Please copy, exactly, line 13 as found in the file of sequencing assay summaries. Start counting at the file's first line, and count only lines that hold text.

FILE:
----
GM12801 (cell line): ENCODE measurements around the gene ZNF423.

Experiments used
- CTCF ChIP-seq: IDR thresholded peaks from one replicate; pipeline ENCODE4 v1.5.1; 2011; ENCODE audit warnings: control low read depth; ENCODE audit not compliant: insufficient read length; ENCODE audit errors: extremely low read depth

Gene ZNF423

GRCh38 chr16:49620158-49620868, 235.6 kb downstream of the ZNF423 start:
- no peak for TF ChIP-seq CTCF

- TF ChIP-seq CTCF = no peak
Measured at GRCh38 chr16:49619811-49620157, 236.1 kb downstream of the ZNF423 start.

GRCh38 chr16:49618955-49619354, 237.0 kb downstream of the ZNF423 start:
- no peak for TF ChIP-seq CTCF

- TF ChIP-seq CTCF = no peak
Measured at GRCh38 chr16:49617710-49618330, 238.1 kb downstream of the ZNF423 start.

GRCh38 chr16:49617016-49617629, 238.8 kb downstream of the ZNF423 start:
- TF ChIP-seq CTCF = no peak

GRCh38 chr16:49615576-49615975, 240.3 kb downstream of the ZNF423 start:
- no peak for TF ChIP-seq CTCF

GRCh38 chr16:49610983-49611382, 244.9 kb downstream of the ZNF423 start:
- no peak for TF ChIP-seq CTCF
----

GRCh38 chr16:49617016-49617629, 238.8 kb downstream of the ZNF423 start: